Today we know about the abundance of chemical elements in the Universe, this value measures the abundance or scarcity of the elements.
Abundance is a mass ratio or a ratio of molecules present in a given environment relative to other elements. Most abundances expressed are the mass ratios. For example, the abundance of oxygen mass in water is about 89%, which is the fraction of the mass of water which is composed of oxygen. In the observable universe, the mass abundance of hydrogen is 74%. Analyses of the sky by the WMAP satellite, indicate that the universe is old 13.82 billion years (with an accuracy of 1%), it is composed of 73% dark energy, 23% cold dark matter, and only 4% atoms (chemical elements). The elements are the usual baryonic matter, made of protons, neutrons and electrons, though sometimes in some regions of the Universe such as neutron stars, the matter is in the form of ions.
In the right image, hydrogen is the most abundant element in the universe, followed by helium, oxygen, carbon, neon, nitrogen, magnesium,...
The abundance of hydrogen and helium, i.e. the lightest elementwith an atomic number 1 and 2, dominates the other elements that are rare compared to them. These two elements were produced shortly after the Big Bang, during the primordial nucleosynthesis. All other elements, heavier, were produced much later, in the stars for stellar nucleosynthesis. Although hydrogen and helium make up respectively ≈ 92 and ≈ 7% of the baryonic matter in the universe, the other elements i.e. the remaining 1% is huge masses that have led to the emergence life.
The abundance of elements decreases exponentially with the atomic number (Z). Lithium, Beryllium, Boron are exceptions that show depletion despite their low atomic number. There is a pronounced peak in abundance in the vicinity of iron (Fe). Peer Z are more abundant than their odd neighbors, this is what occurs on the curve, this effect sawtooth (odd-even effect).
nota: Our body is composed of 99% CHON (Hydrogen, Oxygen, Nitrogen and Carbon).
Image: tables of relative abundance of chemical elements in the Universe, Sun and Earth,% are approximate.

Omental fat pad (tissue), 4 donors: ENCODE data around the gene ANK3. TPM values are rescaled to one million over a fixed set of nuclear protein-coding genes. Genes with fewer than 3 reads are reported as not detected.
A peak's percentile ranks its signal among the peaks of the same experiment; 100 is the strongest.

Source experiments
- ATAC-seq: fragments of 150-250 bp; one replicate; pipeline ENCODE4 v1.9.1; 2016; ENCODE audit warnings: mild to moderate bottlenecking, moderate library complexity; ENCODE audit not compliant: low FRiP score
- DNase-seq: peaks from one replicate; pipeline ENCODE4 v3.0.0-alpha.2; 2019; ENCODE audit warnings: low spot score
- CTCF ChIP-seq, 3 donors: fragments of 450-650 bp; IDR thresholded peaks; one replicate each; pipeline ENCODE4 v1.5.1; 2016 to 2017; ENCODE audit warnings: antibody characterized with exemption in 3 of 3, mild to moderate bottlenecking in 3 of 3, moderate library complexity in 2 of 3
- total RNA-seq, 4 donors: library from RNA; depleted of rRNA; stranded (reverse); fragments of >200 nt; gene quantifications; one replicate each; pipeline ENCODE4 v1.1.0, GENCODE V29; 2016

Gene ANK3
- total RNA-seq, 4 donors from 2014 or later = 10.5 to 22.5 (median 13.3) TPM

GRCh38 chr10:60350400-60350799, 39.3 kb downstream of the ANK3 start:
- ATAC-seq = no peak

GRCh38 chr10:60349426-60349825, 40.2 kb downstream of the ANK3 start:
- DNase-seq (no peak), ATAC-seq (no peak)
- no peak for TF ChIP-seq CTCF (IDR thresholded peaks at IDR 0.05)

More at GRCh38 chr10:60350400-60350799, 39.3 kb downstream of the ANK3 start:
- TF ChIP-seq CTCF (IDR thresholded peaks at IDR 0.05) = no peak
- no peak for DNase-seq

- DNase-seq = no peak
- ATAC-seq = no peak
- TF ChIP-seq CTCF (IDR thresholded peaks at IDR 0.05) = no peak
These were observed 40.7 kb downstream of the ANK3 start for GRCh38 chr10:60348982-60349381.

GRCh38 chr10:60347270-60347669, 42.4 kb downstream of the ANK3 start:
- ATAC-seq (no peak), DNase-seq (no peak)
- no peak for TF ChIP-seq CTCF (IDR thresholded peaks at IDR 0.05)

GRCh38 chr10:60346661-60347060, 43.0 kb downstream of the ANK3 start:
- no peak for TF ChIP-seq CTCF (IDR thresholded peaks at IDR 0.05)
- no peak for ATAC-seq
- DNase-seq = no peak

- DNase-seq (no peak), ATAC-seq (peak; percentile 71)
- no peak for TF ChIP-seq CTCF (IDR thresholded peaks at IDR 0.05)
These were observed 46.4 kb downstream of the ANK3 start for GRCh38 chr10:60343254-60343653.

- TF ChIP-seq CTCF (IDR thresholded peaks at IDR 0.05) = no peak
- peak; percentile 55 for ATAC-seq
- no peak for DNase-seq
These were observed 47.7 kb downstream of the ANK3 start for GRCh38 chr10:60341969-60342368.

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Image: Relative abundance of chemical elements in the Universe, based on digital data AGW Cameron: Abundances of elements in the solar system. Z is the atomic number of the element. Abundance of elements decreases exponentially with the atomic number (Z). Lithium, Beryllium, Boron are exceptions that show depletion despite their low atomic number. There is a pronounced peak in abundance in the vicinity of iron (Fe). The even Z are more abundant than their neighboring odd. Credit public domain.
Primitive solar nebula
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In the primitive solar nebula, hydrogen (H) and helium (He) is 99.8% by number of the total of the elements present. In the remaining 0.2%, there is in the order after H and He, oxygen, carbon, neon, nitrogen, silicon, magnesium, sulfur, argon, iron, sodium, chlorine, aluminum, calcium,...
When the original cloud rotating has cooled, the elements began to condense. The transition from one state of matter to another is called change of state. When the matter condenses, it changes state, it goes directly from a solid to a gaseous state without passing through the liquid state, is what is known in thermodynamics, condensation. This change is due to a modification of the volume, temperature and / or pressure. Thus, near the center there are refractory materials, those who have good resistance to heat, such as metals and rocks. Further, we will find the volatile materials such as water ice (H2O). Further, there will be molecules of carbon dioxide (CO2), methane (CH4), dinitrogen (N2) and ices. Thus, the telluric planets and gaseous "with a solid core" form close to the star. Those who have a very massive heart (two to four times the mass of Earth) retained the original gas in the nebula, which are gaseous giants. Small planets, not massive enough retained only little gas.
Image: Decreasing abundance (of warmer to cooler), chemical elements in the proto-solar nebula, which is condensed, there are 4.5 billion years.